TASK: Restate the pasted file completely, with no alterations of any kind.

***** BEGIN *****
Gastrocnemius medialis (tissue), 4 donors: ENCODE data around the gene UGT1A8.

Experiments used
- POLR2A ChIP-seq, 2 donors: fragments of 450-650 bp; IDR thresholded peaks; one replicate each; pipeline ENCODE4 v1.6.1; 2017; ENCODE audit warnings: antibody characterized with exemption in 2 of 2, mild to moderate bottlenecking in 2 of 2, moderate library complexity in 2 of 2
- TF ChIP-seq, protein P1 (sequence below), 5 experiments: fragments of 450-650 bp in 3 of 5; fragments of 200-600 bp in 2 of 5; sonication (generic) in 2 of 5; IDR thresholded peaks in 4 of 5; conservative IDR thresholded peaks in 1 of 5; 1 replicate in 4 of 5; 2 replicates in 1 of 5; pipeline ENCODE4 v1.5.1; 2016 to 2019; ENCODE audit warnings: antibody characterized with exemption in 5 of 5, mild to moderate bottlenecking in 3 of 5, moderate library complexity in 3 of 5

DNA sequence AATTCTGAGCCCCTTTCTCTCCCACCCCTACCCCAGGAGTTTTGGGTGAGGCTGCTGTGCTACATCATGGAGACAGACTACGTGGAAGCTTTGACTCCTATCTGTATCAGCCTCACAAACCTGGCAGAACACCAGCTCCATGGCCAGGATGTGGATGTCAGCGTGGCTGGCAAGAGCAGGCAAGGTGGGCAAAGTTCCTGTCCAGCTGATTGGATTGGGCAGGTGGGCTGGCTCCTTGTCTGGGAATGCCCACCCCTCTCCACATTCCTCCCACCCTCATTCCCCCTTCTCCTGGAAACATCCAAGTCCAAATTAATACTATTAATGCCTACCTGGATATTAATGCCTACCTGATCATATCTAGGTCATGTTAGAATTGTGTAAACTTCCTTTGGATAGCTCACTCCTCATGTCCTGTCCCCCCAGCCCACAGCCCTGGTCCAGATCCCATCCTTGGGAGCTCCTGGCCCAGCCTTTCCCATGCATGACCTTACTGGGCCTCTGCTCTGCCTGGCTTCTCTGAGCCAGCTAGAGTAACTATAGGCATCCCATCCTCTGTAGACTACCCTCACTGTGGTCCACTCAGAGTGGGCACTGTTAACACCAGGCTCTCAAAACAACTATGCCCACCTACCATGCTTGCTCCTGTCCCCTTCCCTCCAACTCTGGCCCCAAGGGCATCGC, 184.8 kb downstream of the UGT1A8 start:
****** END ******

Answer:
Gastrocnemius medialis (tissue), 4 donors: ENCODE data around the gene UGT1A8.

Experiments used
- POLR2A ChIP-seq, 2 donors: fragments of 450-650 bp; IDR thresholded peaks; one replicate each; pipeline ENCODE4 v1.6.1; 2017; ENCODE audit warnings: antibody characterized with exemption in 2 of 2, mild to moderate bottlenecking in 2 of 2, moderate library complexity in 2 of 2
- TF ChIP-seq, protein P1 (sequence below), 5 experiments: fragments of 450-650 bp in 3 of 5; fragments of 200-600 bp in 2 of 5; sonication (generic) in 2 of 5; IDR thresholded peaks in 4 of 5; conservative IDR thresholded peaks in 1 of 5; 1 replicate in 4 of 5; 2 replicates in 1 of 5; pipeline ENCODE4 v1.5.1; 2016 to 2019; ENCODE audit warnings: antibody characterized with exemption in 5 of 5, mild to moderate bottlenecking in 3 of 5, moderate library complexity in 3 of 5

DNA sequence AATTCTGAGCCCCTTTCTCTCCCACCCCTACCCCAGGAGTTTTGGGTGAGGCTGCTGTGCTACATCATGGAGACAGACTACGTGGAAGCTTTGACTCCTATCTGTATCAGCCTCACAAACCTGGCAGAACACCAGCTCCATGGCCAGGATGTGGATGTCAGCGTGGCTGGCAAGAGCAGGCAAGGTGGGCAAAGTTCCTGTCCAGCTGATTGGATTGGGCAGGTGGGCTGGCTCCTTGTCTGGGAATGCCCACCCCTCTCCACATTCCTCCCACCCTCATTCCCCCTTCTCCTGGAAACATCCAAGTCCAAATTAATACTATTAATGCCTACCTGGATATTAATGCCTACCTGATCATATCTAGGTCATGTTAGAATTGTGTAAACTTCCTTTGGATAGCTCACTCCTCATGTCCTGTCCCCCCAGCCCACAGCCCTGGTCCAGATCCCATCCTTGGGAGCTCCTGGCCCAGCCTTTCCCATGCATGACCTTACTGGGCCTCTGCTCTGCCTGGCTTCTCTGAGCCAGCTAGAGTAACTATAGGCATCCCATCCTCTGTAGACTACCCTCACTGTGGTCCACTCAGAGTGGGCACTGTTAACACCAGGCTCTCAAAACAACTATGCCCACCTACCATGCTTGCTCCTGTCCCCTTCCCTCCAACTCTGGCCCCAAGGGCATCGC, 184.8 kb downstream of the UGT1A8 start: